North Louisiana is sportsman's playground, outdoor paradise
Rolling hills and lush forests mark the delightful outdoors playground that is north Louisiana.
The region stretches from the Texas border and Toledo Bend Reservoir in the west to the mighty Mississippi River in the east. In between lie peaceful lakes, seven state parks and plenty of opportunities for outdoor activities and exploration. People come here for freshwater fishing, golf, hiking, boating and hunting. But Sportsman’s Paradise offers more: It’s also home to two of Louisiana’s larger urban areas, Shreveport-Bossier City, Ruston and Monroe-West Monroe, cities that each offer nightlife and arts, fine dining and shopping.
French hunters and trappers roamed these forests and waterways in the 1700s, but North Louisiana was an important center of commerce long before that. The earthen mounds at Poverty Point are remnants of a highly civilized Native American culture that flourished between 1600 and 1100 B.C. Centuries later, trade – and the discovery of oil, around the turn of the 20th century – invigorated Shreveport, which today is a bustling, metropolitan area.
Hunting, birding, biking or just drifting down a lazy stream: Whatever outdoor activity suits you, Sportsman’s Paradise can oblige. Seven state parks offer beautiful vistas, swimming, boating, clear lakes teeming with largemouth bass, campsites and some of the state’s best birding. Rent a canoe or kayak to explore on your own, or take to the biking and hiking trails to explore the woods, including the beautiful hills of Kisatchie National Forest. The 10-mile course at Lincoln Parish Park, near Ruston, is considered one of the top 25 mountain biking trails in the nation. And a canoe trip through the moss-laden cypress swamp on Caddo Lake is an unforgettable experience.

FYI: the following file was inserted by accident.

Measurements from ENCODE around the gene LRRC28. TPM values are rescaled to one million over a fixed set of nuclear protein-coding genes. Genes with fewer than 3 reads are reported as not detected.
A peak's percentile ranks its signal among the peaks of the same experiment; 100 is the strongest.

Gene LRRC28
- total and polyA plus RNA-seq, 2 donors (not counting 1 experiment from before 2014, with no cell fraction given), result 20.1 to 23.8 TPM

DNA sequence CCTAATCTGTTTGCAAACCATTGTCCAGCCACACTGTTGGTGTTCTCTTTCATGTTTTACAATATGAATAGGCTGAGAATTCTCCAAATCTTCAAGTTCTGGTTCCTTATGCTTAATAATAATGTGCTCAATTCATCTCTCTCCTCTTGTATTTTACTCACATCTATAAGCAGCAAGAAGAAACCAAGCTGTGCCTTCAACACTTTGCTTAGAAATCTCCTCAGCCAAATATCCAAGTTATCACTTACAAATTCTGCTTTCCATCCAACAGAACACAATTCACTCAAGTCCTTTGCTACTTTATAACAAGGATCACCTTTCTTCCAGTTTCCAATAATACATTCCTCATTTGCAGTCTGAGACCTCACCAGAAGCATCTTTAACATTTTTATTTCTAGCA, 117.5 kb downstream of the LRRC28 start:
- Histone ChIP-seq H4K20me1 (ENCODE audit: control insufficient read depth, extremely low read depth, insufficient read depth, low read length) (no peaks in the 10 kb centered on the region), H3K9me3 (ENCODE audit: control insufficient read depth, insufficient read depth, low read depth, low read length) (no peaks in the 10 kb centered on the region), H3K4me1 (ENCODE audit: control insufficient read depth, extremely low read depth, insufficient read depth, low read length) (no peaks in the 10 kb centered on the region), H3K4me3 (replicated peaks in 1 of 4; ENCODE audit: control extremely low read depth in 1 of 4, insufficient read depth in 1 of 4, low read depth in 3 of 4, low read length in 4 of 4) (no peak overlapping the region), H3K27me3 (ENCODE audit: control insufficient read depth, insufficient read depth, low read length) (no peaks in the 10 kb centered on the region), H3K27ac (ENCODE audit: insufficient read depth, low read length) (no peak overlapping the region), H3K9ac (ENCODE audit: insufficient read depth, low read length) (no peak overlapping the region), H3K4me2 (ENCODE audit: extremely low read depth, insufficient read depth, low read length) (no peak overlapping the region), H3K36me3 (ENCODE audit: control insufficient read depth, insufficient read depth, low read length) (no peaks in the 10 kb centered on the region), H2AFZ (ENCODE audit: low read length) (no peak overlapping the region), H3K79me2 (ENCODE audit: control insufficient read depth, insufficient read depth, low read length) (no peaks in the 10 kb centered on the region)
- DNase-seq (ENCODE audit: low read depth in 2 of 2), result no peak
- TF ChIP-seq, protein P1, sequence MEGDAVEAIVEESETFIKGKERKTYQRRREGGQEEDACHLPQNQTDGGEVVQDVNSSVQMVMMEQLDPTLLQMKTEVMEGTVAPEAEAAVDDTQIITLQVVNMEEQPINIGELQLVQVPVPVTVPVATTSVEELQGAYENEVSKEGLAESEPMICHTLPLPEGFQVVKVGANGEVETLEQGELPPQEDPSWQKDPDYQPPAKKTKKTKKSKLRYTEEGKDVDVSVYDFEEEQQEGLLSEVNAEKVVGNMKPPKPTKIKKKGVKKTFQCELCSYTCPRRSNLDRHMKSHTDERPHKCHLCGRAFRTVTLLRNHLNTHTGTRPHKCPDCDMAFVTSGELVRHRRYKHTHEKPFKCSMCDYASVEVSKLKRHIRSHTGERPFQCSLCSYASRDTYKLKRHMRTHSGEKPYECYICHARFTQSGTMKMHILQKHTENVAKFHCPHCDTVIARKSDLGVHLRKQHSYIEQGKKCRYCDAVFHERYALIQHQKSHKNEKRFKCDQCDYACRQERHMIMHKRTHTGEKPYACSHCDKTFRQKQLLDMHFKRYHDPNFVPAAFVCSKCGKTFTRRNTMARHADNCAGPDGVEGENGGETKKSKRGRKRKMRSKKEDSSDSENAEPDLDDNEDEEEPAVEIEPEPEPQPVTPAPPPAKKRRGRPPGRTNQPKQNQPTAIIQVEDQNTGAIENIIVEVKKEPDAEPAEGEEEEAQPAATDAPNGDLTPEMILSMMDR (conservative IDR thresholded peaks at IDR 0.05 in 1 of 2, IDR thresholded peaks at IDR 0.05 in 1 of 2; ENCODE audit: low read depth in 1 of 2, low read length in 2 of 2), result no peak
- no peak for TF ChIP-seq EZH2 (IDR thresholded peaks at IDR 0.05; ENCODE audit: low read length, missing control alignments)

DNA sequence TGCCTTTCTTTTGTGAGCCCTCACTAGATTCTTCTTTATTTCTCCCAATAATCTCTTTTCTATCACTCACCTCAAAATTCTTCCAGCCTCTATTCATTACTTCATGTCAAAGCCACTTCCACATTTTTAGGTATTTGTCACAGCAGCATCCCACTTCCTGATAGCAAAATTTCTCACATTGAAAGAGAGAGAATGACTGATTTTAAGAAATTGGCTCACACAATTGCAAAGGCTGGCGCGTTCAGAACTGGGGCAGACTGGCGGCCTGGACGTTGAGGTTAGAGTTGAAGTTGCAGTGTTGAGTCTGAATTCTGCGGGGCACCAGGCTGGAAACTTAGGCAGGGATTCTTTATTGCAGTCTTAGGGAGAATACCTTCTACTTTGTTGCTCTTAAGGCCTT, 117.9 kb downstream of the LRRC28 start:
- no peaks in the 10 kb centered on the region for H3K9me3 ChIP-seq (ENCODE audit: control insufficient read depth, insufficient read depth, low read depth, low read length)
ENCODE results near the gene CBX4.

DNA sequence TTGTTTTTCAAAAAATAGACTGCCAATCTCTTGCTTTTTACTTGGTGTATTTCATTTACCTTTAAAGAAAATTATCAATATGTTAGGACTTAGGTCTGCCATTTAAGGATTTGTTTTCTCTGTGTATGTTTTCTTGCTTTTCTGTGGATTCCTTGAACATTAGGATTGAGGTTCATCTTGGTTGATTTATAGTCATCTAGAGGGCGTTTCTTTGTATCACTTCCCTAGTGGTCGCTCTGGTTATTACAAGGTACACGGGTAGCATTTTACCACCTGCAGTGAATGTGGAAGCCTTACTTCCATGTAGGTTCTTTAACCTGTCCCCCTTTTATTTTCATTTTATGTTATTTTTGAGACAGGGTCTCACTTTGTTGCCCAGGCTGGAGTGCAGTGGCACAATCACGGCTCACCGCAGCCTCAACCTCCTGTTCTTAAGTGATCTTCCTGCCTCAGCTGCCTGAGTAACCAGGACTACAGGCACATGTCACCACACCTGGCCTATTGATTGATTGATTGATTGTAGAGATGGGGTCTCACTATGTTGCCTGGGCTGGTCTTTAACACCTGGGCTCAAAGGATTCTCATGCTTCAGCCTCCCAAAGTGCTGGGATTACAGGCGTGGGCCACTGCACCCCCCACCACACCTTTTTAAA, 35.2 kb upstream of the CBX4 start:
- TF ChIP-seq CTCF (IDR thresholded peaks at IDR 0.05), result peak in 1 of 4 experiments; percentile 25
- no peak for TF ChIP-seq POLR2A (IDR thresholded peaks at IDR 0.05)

For a different kind of only-in-Louisiana encounter, spend some time at Gator and Friends Alligator Park and Exotic Zoo in Greenwood. At Delhi’s High Delta Safari Park, hundreds of exotic animals roam free on 2,000 acres. You can explore by airboat or wagon tours, as well as in your own vehicle.
For most of its history, North Louisiana’s economy has relied on agriculture, as well as oil and gas exploration. To get insight into two very different agricultural experiences, visit the Winter Quarters State Historic Site, an antebellum plantation where a wealthy family ran a 2,000-acre cotton and dairy farm, and take a drive along rural Highway 151 from Calhoun to Arcadia.
The scenic byways of North Louisiana amble through thick forests and rolling farmlands, passing through quaint towns that harken to earlier times. The Louisiana Main Street program is restoring and revitalizing downtowns in several communities, including Ruston, Minden, Springhill and Winnsboro. The Louisiana Military Museum in Ruston honors more than 150 years of war, and the Germantown Colony Museum recounts Minden’s little-known religious and communal history.
In the Northeast, the quiet lumber town of Bastrop has restored the facades of many downtown businesses that flank the domed Morehouse Parish Courthouse, a handsome Beaux Arts building that dates to 1914. And in Columbia, once an important steamship landing on the Ouachita River, the Main Street program has helped rehabilitate 40 historic buildings. The centerpiece is the Schepis Building, a 1916 Italianate structure that now houses a museum.